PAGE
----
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All are LPs and in VG+ or better unless indicated otherwise.
cc-corner cut
ew-light edgewear
EW-moderate to heavy edgewear
HD-hole drilled
hp-hole punched
OIS-Original Inner Sleeve which contains lyrics and/or artwork
rw-light ringwear
RW-moderate to heavy ringwear
slt-some light tics
sc-saw cut (small)
scd-slight cover damage
ss-small seam split(s)
ssn-slight surface noise
SS-large seam split(s)
VI-Visual Inspection
ws-water stain


minor scuffs which are only slightly visible. There may be more than a few scuffs and NO Scratches
COVER: Artwork is still as close to perfect as can be. Some impression to the cover (minor outer ring wear) but no ink wear! Some slight creases to the corners, but not wrinkled and obtrusive to the eye. The corners can show white (where the artwork pasted slick was) meaning, slight wear. No seam splits or writing on the cover or taped repairs can make this grade.


record shows wear, surface scuffs. The vinyl still has a great luster, but the flaws will be noticeable to the naked eye. If the flaws don't cause any surface noise, the vinyl can still make the VG+ grade. COVERS: A virtually clean cover, but may have small writing on it.The artwork looks clean with slightly more aging. The back of the cover usually gives away the age of the cover. Some minor wear to the seams or spine, but no tears or holes popping through. The corners will be slightly dog eared yet no crackly bends, defacing the artwork.


this record is a record that is good enough. They are not really going to look very good, but it will STILL play very good. there will almost always be some surface noise when they are played. The Dynamics should still be excellent, overpowering the surface noise. A VG record will appear well played but still have some luster. VG covers will look worn, used. There may be some seam splitting . There will be some ring wear, where the ink has begun to wear off. Giving the cover a look of snow falling. If the artwork looks snowy all over, it is less than VG condition. There may be some writing on the cover (still, no Large letters in magic marker). It will look aged and more yellowish due to contamination's in the air.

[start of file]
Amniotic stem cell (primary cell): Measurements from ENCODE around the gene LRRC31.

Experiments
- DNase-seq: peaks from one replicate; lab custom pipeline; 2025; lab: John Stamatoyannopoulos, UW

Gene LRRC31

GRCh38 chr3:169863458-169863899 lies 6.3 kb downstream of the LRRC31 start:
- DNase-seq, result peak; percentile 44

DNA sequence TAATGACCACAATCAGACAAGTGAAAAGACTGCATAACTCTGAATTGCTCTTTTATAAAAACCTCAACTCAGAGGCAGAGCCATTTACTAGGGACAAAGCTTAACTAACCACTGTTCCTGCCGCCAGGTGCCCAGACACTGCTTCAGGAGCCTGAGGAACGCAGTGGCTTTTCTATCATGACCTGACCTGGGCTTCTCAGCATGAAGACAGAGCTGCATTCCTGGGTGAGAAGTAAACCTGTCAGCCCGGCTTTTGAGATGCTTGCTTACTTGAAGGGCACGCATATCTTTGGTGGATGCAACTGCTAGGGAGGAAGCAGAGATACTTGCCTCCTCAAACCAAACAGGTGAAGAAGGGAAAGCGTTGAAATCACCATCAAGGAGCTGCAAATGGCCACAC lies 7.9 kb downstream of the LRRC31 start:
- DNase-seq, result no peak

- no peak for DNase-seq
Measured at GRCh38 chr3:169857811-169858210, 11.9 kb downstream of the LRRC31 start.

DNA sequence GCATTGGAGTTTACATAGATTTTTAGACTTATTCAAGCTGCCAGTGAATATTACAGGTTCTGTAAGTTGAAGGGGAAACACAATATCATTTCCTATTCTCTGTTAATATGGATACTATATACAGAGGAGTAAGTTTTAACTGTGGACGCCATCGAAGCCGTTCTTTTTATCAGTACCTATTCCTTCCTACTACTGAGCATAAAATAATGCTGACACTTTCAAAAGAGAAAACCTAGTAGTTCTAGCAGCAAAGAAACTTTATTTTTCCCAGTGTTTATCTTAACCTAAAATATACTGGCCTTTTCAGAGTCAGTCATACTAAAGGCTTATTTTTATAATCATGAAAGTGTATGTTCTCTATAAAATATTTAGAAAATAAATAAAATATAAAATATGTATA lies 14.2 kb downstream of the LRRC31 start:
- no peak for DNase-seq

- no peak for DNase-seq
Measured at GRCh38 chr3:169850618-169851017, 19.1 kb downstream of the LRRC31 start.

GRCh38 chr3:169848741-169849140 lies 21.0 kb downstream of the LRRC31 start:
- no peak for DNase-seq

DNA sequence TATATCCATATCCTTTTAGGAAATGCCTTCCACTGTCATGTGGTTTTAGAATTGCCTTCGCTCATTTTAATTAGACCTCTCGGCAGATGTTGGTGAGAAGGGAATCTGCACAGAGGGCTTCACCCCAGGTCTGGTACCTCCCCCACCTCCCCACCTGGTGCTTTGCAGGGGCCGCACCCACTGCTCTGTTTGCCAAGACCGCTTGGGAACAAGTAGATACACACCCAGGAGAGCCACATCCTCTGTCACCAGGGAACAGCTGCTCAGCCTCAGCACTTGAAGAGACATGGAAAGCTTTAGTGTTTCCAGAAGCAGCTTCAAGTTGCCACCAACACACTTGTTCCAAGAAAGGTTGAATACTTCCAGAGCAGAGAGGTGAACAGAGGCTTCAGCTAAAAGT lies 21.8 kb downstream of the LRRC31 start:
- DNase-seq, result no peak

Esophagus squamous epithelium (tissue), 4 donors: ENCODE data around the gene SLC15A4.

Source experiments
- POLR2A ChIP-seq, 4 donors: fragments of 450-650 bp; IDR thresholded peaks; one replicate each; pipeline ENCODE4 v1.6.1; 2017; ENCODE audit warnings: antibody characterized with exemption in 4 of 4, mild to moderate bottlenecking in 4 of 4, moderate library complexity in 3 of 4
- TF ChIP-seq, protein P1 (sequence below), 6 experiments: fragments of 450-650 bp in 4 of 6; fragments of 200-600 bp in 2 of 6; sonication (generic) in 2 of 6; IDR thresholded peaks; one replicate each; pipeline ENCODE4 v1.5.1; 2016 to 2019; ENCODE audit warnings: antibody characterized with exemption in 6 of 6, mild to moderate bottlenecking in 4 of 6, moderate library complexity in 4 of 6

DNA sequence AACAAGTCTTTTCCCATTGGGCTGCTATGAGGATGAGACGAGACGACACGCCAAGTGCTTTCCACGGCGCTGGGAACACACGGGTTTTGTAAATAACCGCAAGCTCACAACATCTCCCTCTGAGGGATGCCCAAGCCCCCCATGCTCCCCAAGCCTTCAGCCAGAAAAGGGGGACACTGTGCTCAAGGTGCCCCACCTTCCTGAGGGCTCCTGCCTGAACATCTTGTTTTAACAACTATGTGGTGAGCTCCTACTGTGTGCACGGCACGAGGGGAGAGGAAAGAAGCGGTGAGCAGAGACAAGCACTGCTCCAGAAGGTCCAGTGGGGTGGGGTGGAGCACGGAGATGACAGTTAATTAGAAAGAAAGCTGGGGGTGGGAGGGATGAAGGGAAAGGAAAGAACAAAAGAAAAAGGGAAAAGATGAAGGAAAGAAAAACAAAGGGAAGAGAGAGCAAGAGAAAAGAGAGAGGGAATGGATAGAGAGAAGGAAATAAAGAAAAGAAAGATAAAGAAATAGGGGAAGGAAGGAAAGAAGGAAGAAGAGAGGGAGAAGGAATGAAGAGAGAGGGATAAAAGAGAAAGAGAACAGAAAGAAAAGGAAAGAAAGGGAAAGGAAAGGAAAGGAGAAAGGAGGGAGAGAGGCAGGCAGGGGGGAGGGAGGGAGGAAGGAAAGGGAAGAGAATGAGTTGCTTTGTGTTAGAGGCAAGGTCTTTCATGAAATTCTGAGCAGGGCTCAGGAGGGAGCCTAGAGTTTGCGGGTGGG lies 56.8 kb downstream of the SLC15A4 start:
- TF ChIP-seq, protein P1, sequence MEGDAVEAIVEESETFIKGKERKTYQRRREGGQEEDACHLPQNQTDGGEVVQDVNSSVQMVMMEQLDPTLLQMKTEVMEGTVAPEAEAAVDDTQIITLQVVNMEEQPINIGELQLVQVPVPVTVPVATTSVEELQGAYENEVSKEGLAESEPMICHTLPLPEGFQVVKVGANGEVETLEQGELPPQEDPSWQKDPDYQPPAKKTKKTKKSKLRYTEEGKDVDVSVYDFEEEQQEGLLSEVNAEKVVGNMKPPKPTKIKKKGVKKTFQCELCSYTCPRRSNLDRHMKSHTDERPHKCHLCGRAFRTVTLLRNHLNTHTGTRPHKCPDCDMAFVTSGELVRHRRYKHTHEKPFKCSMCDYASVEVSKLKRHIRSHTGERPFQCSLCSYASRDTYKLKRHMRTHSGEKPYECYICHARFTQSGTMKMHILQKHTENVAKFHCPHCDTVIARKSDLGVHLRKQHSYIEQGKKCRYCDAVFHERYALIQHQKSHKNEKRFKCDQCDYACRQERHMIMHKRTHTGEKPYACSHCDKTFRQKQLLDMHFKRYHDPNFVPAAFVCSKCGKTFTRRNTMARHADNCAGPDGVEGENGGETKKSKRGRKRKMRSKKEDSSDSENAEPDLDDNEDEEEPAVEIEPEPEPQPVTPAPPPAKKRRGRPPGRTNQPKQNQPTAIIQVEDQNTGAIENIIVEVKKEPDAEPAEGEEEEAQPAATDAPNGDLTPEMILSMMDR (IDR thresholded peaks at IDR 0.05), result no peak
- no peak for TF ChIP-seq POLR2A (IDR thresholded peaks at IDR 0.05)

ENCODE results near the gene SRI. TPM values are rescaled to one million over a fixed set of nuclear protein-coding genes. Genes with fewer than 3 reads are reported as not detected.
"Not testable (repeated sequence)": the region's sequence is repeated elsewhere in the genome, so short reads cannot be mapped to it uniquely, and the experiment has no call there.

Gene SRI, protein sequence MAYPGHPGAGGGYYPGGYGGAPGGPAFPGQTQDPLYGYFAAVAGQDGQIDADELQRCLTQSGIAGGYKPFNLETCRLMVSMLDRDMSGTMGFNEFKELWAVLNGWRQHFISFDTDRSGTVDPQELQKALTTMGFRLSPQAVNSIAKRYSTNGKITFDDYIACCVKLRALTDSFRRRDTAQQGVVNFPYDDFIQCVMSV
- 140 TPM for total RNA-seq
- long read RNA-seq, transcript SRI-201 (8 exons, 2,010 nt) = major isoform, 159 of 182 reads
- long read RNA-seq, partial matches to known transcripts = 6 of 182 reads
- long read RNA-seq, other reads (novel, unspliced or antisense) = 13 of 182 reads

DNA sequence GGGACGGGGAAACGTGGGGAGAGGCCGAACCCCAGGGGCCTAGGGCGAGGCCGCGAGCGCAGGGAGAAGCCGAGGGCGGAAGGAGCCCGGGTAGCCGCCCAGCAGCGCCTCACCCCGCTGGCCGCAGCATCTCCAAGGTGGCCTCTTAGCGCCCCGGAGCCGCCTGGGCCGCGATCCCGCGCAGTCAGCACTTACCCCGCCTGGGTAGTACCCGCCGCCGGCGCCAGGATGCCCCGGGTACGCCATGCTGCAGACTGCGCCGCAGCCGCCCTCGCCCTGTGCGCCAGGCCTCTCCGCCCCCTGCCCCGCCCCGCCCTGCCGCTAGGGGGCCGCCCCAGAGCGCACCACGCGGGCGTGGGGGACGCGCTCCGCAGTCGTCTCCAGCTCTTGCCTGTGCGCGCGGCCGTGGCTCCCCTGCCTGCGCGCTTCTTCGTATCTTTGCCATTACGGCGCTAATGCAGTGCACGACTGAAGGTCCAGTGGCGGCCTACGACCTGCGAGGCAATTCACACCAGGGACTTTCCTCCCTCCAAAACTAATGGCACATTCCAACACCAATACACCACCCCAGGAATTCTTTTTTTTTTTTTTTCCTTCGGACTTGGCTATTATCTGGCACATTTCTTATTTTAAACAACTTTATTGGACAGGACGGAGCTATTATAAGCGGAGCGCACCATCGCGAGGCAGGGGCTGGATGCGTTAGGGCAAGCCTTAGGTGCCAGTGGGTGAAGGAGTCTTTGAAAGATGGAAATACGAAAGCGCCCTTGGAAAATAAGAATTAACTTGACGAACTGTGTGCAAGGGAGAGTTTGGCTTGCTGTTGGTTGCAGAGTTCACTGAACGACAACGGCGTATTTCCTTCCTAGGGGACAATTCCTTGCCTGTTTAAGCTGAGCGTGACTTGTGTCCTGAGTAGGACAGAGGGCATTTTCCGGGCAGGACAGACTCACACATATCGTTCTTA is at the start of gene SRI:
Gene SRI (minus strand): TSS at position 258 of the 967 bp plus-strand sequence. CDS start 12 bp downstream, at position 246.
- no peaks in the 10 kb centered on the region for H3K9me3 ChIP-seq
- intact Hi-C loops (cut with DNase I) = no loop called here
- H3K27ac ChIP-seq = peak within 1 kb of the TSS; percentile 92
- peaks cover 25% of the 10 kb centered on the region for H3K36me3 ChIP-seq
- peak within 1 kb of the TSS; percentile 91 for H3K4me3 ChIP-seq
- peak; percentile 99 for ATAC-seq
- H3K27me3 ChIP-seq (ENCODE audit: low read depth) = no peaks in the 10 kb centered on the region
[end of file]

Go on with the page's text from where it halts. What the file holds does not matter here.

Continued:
GOOD or G:

A good record will look very well played, dull, grayish and possibly abused. However a Good record should still play. It will have distracting surface noise. Such as crackle that is continuous or some hiss. Will also have some loss of dynamics caused from grooves being worn. It should play without any skips or any obtrusively loud pops or repeated clicks, caused by deep scratches. Good means that it will play with some form of decency, so one can still enjoy the music even though you can still hear noise caused from the wear. A Good cover will have just about everything wrong with it. It will have seam splits (possibly taped repaired, but only with scotch tape. No duct tape or masking tape repairs. These are big turn offs. May have magic marker writing on the cover but still if they are in huge letters, it is a big turn off. In essence, the cover will looked virtually trashed, but some artwork will still be noticed. If the artwork is worn, it is POOR and the cover is worthless.

My own personal note:

Records & cassettes that have been imported to digital eventually gets declicked and denoise and then tracked & MP3'd. I eventually will burn to DVD audio and MP3s, with relevant groupings as much as possible.
* A declicked & denoised album (folder) and audio-proofed (listened to) is denoted with yellow coding.
* A non-declicked & denoised album (folder) is denoted with red coding.
* An album (folder) that has been tracked is denoted with green coding.
* An album (folder) that only contains album cover scans is denoted with purple coding.
* An album (folder) that contains only audio (no cover scans) is denoted with blue coding.